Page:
Following a similar move by the Metropolitan Museum of Art, Tate Modern in London has removed a plaque bearing the Sackler name, according to the Evening Standard. The museum had previously displayed the Sackler name on an escalator and by a set of elevators.
Members of the Sackler family produced the painkiller OxyContin through the company Purdue Pharma while aware of the addictive properties of the drug and the effects it could have. In legal proceedings over the past few years, the family has denied wrongdoing. In 2021, Purdue Pharma was dissolved, and the Sackler family agreed to pay billions of dollars to settle legal claims.
Prior to the allegations that the Sacklers helped kickstart the opioid crisis through the production of OxyContin, the family had been a philanthropic force, giving millions of dollars to the Metropolitan Museum of Art, the Louvre, the Guggenheim Museum, and many more. P.A.I.N., an activist group initiated by artist Nan Goldin, has been crucial in raising awareness of their ties to institutions, many of which have recently distanced themselves from the family by saying they will no longer accept Sackler donations.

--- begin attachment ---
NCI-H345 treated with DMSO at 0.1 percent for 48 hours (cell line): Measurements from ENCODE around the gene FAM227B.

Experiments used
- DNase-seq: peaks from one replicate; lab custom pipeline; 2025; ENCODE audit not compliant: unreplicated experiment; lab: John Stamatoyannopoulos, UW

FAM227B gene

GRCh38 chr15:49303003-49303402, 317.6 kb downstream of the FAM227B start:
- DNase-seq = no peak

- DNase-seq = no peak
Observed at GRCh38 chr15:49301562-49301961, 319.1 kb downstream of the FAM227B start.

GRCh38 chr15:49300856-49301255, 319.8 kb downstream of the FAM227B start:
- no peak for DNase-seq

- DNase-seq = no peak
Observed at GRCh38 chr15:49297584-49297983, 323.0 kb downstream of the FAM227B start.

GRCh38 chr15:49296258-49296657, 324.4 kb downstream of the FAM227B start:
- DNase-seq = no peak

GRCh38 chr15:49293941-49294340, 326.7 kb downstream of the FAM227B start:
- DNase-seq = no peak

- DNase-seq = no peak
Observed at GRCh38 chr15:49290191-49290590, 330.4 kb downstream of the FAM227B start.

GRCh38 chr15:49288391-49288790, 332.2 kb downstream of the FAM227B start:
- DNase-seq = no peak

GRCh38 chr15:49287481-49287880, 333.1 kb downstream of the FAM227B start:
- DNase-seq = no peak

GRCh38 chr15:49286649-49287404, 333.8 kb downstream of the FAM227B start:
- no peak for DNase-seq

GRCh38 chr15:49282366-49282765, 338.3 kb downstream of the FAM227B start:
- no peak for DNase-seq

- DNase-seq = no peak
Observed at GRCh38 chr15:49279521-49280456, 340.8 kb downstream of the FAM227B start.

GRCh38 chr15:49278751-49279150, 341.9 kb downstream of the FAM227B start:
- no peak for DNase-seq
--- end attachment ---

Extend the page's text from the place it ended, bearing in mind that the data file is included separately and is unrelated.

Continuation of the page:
The Met became the first to formally take down the Sackler name in December, when it removed all mention of the family throughout the museum, including in the formerly named Sackler Wing where the Temple of Dendur is housed. The family said at the time that it had agreed to the removal of its name because it was “passing the torch to others who might wish to step forward to support the Museum.” Since then, the Serpentine Galleries in England removed the Sackler name from one of its venues.
Unlike the Met, which made a formal announcement when it removed the Sackler name, Tate Modern has not yet put out a statement about taking it down. ARTnews has reached out to a Tate representative for comment.